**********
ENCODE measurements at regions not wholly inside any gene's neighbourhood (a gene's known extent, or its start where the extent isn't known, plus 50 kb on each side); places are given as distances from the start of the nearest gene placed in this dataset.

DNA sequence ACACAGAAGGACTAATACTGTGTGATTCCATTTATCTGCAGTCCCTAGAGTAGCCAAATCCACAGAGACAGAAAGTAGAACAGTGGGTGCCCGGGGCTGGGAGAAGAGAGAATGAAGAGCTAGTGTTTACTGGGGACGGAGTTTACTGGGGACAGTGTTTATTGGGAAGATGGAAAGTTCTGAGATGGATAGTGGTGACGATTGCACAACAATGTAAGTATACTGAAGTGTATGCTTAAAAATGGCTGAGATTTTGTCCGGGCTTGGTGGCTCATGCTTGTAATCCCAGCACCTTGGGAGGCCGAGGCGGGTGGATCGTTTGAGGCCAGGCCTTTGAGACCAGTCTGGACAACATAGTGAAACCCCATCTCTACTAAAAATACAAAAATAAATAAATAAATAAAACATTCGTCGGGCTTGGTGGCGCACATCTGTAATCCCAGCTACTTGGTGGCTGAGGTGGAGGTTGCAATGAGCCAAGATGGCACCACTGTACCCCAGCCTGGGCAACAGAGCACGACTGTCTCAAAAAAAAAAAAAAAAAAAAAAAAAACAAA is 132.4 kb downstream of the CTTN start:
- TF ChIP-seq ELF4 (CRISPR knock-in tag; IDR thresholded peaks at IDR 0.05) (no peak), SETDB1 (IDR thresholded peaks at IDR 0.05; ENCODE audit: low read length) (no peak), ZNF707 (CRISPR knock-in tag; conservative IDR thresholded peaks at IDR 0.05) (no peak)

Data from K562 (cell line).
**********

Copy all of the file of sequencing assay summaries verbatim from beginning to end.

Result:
ENCODE measurements at regions not wholly inside any gene's neighbourhood (a gene's known extent, or its start where the extent isn't known, plus 50 kb on each side); places are given as distances from the start of the nearest gene placed in this dataset.

DNA sequence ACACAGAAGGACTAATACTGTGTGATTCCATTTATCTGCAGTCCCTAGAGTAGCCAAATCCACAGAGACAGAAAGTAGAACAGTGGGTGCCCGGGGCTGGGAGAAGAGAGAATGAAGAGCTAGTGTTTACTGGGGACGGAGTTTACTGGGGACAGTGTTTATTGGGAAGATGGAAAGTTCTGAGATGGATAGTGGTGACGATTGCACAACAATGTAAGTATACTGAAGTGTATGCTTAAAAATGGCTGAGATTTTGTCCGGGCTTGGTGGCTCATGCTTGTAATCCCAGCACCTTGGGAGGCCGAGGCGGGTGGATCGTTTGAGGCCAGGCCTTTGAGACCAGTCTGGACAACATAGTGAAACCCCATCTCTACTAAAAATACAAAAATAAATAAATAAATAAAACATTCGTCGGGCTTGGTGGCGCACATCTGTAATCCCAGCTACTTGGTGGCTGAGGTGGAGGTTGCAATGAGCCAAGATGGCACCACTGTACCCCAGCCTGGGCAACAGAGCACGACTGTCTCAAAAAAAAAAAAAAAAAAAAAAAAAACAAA is 132.4 kb downstream of the CTTN start:
- TF ChIP-seq ELF4 (CRISPR knock-in tag; IDR thresholded peaks at IDR 0.05) (no peak), SETDB1 (IDR thresholded peaks at IDR 0.05; ENCODE audit: low read length) (no peak), ZNF707 (CRISPR knock-in tag; conservative IDR thresholded peaks at IDR 0.05) (no peak)

Data from K562 (cell line).